What drama! Maths is fun for students who do sums through theatre

LEARNING From left, pupils Hannah Featherstone, 14, Sonny-Lee Thomas, 13, and Summer Haskett, 13, use the school's theatre to enhance their understanding of maths.  Picture: Ian Hargreaves (121488-1)
LEARNING From left, pupils Hannah Featherstone, 14, Sonny-Lee Thomas, 13, and Summer Haskett, 13, use the school's theatre to enhance their understanding of maths. Picture: Ian Hargreaves (121488-1)

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MATHS is a subject that can strike fear into many students who see only complex calculations that bear no relation to real life.

But 20 youngsters at Park Community School in Leigh Park have just road-tested a new qualification that teaches maths through theatre.

They have built a specially designed mini-theatre, organised ticket sales, written scripts and even dressed their leading ladies – the Three Ugly Sisters – using maths every step of the way.

And unlike a piece of long division or quadratic equation, they had a real stage, cast and crew to show for it.

The innovative two-week ‘functional maths level 1 certificate’ which is the equivalent to a GCSE D or E will now be rolled out across the country from June.

It promises to open doors to young people and adults who have failed maths at school to get on to apprenticeship schemes.

Park student Caitlyn Titchmarsh, 13, helped price the tickets.

She said: ‘This is much better than doing maths in the classroom because we’re solving real-life problems and we can see the result for ourselves.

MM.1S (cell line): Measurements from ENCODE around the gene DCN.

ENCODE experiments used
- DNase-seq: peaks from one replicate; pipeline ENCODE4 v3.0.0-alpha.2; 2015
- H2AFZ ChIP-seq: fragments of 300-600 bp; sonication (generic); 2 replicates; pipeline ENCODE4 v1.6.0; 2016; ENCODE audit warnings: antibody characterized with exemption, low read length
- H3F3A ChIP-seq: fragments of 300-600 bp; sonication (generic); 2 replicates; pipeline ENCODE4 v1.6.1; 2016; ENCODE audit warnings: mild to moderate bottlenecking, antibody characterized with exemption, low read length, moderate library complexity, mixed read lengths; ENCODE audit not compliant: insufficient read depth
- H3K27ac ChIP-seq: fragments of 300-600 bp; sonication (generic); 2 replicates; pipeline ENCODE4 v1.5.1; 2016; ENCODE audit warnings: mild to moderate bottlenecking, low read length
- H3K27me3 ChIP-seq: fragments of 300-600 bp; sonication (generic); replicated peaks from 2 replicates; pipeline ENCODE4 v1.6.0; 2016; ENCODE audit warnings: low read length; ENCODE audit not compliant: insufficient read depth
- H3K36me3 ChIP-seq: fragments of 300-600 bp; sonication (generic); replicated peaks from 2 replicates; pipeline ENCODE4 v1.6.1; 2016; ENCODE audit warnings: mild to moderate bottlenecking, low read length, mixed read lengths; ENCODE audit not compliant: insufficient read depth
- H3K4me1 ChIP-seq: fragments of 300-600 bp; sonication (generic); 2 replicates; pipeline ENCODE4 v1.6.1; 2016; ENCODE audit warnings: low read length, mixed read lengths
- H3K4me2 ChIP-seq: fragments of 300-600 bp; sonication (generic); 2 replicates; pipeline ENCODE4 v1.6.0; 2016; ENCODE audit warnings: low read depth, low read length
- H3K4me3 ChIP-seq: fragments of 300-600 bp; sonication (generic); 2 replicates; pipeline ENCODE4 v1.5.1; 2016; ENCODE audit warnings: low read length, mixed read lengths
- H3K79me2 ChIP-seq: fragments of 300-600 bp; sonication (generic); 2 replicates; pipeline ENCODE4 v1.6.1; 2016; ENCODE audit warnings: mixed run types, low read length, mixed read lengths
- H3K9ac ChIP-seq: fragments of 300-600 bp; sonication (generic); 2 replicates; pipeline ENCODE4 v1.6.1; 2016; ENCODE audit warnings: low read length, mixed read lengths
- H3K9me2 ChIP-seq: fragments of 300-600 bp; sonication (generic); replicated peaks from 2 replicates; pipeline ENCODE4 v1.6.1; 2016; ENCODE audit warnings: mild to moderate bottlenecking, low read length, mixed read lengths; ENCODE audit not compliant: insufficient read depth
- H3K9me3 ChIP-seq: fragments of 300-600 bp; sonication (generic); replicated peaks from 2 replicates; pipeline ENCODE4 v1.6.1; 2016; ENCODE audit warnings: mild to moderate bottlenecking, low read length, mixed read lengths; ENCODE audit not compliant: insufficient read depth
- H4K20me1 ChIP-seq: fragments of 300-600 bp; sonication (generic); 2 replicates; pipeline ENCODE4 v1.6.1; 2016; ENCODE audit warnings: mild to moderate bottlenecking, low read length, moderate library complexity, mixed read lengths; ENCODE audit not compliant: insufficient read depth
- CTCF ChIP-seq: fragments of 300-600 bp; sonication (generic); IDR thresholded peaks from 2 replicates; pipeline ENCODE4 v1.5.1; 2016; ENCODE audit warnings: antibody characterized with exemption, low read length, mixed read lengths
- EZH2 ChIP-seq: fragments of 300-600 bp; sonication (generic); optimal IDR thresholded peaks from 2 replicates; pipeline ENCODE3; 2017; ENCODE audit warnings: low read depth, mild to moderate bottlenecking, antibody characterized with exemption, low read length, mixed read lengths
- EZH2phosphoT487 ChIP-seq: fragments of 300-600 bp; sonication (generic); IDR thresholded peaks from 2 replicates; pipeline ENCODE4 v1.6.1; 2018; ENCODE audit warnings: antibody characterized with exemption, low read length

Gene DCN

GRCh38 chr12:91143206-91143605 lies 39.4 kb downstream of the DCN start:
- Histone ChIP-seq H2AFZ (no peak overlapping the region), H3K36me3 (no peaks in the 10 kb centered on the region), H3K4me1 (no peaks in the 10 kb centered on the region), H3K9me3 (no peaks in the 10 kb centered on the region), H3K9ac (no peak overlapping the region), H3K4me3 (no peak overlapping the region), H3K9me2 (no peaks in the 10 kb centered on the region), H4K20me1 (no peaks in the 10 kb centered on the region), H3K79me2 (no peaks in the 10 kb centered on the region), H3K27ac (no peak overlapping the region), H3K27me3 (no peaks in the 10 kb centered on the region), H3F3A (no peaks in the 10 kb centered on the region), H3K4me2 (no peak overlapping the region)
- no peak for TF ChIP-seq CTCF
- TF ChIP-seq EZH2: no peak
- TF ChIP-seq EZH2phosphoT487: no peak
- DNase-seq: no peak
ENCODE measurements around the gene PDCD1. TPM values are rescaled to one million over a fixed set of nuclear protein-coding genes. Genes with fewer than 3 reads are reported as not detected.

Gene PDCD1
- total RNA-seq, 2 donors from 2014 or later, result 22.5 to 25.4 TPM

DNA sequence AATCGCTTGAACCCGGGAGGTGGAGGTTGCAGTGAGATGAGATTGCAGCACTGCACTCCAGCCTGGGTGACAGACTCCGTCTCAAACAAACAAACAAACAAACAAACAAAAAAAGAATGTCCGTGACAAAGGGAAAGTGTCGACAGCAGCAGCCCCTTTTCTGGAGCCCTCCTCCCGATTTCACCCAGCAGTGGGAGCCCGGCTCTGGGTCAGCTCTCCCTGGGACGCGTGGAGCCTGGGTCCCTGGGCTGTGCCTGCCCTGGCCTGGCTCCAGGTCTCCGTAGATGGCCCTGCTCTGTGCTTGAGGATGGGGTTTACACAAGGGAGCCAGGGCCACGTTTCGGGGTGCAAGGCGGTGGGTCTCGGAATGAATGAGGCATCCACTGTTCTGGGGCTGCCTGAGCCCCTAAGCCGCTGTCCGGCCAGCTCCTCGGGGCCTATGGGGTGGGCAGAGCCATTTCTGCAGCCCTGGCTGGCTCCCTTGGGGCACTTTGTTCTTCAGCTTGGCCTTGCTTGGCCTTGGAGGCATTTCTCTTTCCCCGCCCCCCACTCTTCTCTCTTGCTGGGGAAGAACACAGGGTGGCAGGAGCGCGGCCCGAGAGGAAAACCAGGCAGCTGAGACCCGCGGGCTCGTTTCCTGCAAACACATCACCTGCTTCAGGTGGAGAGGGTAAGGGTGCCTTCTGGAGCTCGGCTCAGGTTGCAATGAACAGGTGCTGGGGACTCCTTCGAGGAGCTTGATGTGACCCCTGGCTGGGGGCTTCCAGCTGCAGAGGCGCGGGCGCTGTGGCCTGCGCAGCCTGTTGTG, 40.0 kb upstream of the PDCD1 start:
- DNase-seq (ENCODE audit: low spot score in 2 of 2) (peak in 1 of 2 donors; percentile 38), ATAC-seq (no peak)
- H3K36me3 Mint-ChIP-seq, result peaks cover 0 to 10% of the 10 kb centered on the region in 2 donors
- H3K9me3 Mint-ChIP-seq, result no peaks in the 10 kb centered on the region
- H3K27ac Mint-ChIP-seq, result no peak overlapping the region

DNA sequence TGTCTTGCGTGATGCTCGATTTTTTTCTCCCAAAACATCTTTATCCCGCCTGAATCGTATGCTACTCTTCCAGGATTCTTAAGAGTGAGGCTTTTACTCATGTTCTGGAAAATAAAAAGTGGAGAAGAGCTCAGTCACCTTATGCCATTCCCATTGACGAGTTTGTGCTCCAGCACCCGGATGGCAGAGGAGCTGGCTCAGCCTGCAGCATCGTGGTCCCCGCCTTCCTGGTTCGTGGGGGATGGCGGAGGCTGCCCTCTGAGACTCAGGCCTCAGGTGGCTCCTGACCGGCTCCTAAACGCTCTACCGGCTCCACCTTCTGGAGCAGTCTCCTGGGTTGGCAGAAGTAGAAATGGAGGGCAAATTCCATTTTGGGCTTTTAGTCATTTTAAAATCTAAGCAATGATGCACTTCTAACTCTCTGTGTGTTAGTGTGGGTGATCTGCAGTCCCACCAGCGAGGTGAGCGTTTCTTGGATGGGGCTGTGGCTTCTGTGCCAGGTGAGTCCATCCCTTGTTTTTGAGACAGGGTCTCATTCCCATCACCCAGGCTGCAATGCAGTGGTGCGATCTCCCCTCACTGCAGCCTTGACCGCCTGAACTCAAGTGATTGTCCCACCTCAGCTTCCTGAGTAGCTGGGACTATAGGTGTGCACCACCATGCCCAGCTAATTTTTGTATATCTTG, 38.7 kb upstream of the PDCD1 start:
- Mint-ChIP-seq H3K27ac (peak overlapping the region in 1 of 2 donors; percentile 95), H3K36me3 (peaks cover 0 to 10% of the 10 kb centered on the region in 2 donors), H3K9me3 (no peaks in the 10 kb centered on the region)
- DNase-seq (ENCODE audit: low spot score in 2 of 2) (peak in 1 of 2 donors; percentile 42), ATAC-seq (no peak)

‘It’s so rewarding to start with nothing and end up with an amazing theatre ready for the opening night of a play.’

Hannah Featherstone, 14, was involved in the intricate floor design which cost £371 in ‘fake’ money.

She said: ‘It was quite tricky as there were lots of angles to work out and different coloured tiles had their own prices.

‘We couldn’t have done it without good teamwork.’

David Willetts, science and universities minister, has taken a keen interest in the course and visited the school to see the students in action.

He said: ‘It’s very hard for children to learn maths in the abstract.

‘The students have clearly enjoyed themselves and I think this course is very effective because it makes maths more real and vivid.

‘Maths is one of our real weaknesses, but it’s also an area where there’s the greatest potential.

‘More and more jobs require maths and people with maths qualifications earn more than people without them.’

Hilary Strong, a former director of the Edinburgh Fringe Festival is the founder of Strong Ideas which is behind the course funded by Arts Council England, the Learning and Skills Improvement Service and UnLtd, the Foundation for Social Entrepreneurs.

She said: ‘Theatre is providing a creative stimulus to achieve all the skills you need in the workplace through cash management, budgeting, design and teamwork.

‘Some of the students might even be inspired to pursue work in stage management which is a growing industry.’